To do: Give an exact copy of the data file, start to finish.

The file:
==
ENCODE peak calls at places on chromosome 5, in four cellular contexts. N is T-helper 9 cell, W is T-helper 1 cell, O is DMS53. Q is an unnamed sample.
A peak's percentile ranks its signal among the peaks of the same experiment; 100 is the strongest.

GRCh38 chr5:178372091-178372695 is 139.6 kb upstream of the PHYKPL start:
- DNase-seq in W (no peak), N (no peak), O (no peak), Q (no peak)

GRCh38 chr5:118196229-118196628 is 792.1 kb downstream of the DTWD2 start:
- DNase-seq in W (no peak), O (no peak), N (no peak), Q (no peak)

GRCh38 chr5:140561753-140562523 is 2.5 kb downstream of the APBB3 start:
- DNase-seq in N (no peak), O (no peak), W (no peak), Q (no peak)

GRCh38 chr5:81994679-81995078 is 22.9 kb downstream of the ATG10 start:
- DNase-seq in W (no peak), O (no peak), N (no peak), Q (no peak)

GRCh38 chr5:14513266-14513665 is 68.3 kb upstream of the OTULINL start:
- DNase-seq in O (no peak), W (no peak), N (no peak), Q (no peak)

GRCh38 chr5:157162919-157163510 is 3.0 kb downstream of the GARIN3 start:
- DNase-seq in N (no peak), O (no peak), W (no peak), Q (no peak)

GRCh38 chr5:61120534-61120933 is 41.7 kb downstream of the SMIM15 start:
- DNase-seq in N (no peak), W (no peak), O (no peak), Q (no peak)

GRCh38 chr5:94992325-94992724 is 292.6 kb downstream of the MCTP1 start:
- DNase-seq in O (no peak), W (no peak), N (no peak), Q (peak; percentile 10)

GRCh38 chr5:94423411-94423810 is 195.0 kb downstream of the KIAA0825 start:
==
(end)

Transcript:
ENCODE peak calls at places on chromosome 5, in four cellular contexts. N is T-helper 9 cell, W is T-helper 1 cell, O is DMS53. Q is an unnamed sample.
A peak's percentile ranks its signal among the peaks of the same experiment; 100 is the strongest.

GRCh38 chr5:178372091-178372695 is 139.6 kb upstream of the PHYKPL start:
- DNase-seq in W (no peak), N (no peak), O (no peak), Q (no peak)

GRCh38 chr5:118196229-118196628 is 792.1 kb downstream of the DTWD2 start:
- DNase-seq in W (no peak), O (no peak), N (no peak), Q (no peak)

GRCh38 chr5:140561753-140562523 is 2.5 kb downstream of the APBB3 start:
- DNase-seq in N (no peak), O (no peak), W (no peak), Q (no peak)

GRCh38 chr5:81994679-81995078 is 22.9 kb downstream of the ATG10 start:
- DNase-seq in W (no peak), O (no peak), N (no peak), Q (no peak)

GRCh38 chr5:14513266-14513665 is 68.3 kb upstream of the OTULINL start:
- DNase-seq in O (no peak), W (no peak), N (no peak), Q (no peak)

GRCh38 chr5:157162919-157163510 is 3.0 kb downstream of the GARIN3 start:
- DNase-seq in N (no peak), O (no peak), W (no peak), Q (no peak)

GRCh38 chr5:61120534-61120933 is 41.7 kb downstream of the SMIM15 start:
- DNase-seq in N (no peak), W (no peak), O (no peak), Q (no peak)

GRCh38 chr5:94992325-94992724 is 292.6 kb downstream of the MCTP1 start:
- DNase-seq in O (no peak), W (no peak), N (no peak), Q (peak; percentile 10)

GRCh38 chr5:94423411-94423810 is 195.0 kb downstream of the KIAA0825 start: